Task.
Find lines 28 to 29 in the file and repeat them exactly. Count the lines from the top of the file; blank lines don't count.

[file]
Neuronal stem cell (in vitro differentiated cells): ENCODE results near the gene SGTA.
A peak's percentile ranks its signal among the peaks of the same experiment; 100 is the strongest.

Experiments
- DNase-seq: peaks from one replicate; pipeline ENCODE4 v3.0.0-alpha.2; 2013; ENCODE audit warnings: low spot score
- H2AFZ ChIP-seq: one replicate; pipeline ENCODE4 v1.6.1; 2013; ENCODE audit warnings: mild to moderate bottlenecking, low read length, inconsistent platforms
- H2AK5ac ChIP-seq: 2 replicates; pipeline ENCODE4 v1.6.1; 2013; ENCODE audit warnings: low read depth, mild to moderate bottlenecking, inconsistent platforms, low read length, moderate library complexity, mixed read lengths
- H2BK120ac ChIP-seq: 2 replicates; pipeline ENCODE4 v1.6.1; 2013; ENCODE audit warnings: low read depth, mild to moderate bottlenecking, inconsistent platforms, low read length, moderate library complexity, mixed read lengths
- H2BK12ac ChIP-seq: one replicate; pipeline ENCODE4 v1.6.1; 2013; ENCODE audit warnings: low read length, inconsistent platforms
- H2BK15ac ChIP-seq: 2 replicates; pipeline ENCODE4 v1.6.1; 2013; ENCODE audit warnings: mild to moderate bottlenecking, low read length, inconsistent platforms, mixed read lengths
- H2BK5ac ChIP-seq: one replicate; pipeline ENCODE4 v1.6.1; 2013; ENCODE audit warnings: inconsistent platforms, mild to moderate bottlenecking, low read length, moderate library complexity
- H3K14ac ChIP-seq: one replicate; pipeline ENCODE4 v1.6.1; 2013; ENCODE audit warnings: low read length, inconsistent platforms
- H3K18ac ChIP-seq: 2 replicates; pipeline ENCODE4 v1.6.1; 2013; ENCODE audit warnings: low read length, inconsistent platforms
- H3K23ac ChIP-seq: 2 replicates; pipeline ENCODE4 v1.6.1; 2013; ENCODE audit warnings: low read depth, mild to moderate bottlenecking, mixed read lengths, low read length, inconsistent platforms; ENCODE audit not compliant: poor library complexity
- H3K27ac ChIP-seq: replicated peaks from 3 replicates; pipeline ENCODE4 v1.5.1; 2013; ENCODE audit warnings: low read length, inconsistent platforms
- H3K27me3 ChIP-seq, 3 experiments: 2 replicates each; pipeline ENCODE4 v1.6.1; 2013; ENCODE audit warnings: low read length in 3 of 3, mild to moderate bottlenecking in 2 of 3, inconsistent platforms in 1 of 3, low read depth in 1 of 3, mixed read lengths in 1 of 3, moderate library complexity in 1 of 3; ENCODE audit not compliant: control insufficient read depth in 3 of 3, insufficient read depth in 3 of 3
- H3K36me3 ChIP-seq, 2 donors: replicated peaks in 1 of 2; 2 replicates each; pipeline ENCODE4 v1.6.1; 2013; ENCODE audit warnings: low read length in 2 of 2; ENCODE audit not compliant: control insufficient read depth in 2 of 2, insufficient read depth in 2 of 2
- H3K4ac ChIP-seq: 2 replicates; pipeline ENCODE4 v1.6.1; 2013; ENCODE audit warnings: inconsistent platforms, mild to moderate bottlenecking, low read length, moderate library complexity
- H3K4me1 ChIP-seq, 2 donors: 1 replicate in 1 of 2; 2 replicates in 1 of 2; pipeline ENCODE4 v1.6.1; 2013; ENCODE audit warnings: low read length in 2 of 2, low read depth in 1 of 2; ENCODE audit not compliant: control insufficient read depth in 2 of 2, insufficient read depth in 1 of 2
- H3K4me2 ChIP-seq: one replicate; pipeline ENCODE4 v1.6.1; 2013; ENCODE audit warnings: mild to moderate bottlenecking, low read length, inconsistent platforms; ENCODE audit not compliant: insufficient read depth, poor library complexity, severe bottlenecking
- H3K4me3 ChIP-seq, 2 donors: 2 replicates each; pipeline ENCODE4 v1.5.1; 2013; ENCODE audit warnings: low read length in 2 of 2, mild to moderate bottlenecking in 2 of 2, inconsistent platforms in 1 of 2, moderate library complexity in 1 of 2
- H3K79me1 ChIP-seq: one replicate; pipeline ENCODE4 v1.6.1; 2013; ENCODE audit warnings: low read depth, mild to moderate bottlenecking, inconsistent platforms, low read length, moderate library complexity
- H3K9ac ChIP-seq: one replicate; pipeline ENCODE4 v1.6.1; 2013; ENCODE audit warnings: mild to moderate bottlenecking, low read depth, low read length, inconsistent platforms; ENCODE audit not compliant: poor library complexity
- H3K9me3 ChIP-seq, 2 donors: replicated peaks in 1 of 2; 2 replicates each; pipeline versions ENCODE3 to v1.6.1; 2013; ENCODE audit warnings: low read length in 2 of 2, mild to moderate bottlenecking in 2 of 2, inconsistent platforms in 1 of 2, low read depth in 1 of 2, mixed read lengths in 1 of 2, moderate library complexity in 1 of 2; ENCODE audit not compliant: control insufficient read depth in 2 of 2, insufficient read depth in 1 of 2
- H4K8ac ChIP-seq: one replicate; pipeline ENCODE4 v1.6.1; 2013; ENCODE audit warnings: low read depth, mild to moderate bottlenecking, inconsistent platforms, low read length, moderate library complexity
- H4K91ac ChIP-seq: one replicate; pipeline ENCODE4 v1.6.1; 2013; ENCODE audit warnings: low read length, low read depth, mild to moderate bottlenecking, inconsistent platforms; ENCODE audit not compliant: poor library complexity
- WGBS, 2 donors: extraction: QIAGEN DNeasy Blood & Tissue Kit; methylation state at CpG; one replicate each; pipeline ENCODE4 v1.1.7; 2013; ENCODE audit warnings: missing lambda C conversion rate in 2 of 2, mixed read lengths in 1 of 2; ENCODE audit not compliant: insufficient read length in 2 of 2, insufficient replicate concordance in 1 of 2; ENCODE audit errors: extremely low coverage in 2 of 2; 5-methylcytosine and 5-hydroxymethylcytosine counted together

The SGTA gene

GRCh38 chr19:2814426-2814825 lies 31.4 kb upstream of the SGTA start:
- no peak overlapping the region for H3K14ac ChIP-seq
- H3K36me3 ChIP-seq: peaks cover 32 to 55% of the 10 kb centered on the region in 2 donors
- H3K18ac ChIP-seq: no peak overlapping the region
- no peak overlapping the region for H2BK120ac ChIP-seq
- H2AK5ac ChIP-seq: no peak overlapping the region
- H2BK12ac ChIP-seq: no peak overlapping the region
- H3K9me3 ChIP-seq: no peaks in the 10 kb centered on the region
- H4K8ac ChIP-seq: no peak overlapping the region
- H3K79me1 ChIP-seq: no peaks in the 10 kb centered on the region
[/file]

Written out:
GRCh38 chr19:2814426-2814825 lies 31.4 kb upstream of the SGTA start:
- no peak overlapping the region for H3K14ac ChIP-seq